Judge’s inferences reasonable and entitled to deference

Ontario criminal | Appeal

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Judge’s inferences reasonable and entitled to deference

Appeal by accused from his conviction for driving with blood alcohol level above legal limit. Issue at trial was whether it was proven beyond reasonable doubt that accused was driver of truck that was involved in accident. Accused claimed that trial judge misapprehended evidence of paramedic who treated accused and who had conversation with him. After closing submissions were made, which dealt with identification issue, judge was given transcript of paramedic’s evidence and she retired to consider her decision. When judge returned to give her oral decision she summarized evidence she considered to be relevant to identification issue. Accused conceded that during summary judge accurately set out paramedic’s evidence. In his examination-in-chief paramedic said accused made statements that indicated that he drove his truck. In cross-examination paramedic said he could not say with certainty that accused said that he was driving. Accused submitted that during judge’s analysis of evidence she did not refer to what paramedic said in cross-examination and it was this omission that showed that she misapprehended evidence. Appeal dismissed. When judge’s reasons were read as whole they demonstrated that she was aware that it was uncertain what accused said to paramedic. In her reasons she did not only consider examination-in-chief evidence. Rather, she considered all of paramedic’s evidence along with surrounding pieces of circumstantial evidence and she drew inferences to conclude that on the whole of evidence she was satisfied that accused was driver. Judge’s inferences were reasonable and they were entitled to deference. Judge did not misapprehend evidence.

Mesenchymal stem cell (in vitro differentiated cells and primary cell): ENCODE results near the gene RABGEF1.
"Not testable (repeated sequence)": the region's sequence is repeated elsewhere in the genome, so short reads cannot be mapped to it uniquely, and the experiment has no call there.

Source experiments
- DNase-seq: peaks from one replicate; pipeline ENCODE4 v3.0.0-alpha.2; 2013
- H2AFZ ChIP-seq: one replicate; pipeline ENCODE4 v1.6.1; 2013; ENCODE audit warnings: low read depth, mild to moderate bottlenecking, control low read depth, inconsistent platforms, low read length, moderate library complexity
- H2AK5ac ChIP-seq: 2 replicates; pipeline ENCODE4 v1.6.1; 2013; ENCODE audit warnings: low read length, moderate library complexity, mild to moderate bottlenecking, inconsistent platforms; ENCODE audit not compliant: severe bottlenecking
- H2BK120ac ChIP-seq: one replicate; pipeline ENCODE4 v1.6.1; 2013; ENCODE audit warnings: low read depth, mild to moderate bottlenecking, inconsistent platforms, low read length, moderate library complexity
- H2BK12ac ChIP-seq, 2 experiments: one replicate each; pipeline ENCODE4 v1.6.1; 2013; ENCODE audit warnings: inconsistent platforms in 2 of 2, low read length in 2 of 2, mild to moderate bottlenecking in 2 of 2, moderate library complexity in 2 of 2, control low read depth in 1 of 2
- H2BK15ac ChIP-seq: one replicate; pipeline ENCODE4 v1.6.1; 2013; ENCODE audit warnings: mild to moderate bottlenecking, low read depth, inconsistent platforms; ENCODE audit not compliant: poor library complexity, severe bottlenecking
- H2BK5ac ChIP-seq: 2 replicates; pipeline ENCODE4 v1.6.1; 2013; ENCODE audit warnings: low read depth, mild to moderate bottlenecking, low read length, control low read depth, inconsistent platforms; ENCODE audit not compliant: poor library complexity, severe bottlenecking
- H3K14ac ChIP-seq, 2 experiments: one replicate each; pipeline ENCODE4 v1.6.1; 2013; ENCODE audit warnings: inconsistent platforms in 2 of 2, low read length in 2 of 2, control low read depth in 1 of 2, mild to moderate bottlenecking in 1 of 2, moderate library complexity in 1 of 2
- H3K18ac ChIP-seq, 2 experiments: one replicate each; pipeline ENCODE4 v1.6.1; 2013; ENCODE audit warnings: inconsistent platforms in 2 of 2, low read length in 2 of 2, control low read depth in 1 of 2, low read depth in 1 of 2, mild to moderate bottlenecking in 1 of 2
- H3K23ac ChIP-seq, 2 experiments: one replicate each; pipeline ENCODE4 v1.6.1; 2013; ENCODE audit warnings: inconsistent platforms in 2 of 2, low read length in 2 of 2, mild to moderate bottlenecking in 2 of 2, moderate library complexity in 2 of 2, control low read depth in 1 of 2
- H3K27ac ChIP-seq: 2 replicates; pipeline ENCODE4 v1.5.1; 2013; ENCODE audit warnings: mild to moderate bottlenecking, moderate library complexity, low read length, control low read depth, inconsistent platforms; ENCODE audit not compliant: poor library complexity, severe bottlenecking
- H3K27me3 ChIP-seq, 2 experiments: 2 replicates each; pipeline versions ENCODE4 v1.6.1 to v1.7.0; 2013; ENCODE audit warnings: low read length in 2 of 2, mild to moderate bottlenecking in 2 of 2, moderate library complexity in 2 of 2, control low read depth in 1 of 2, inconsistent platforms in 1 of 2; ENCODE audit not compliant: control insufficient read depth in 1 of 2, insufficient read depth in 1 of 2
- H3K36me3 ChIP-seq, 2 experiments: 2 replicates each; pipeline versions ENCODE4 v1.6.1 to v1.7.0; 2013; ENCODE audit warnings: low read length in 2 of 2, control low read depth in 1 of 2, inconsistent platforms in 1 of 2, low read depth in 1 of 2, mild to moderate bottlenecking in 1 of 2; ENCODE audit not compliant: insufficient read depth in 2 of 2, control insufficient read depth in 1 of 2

R. v. Arnold (Dec. 6, 2011, Ont. S.C.J., Dawson J., File No. SCA (P) 1001/11) 98 W.C.B. (2d) 570 (6 pp.).

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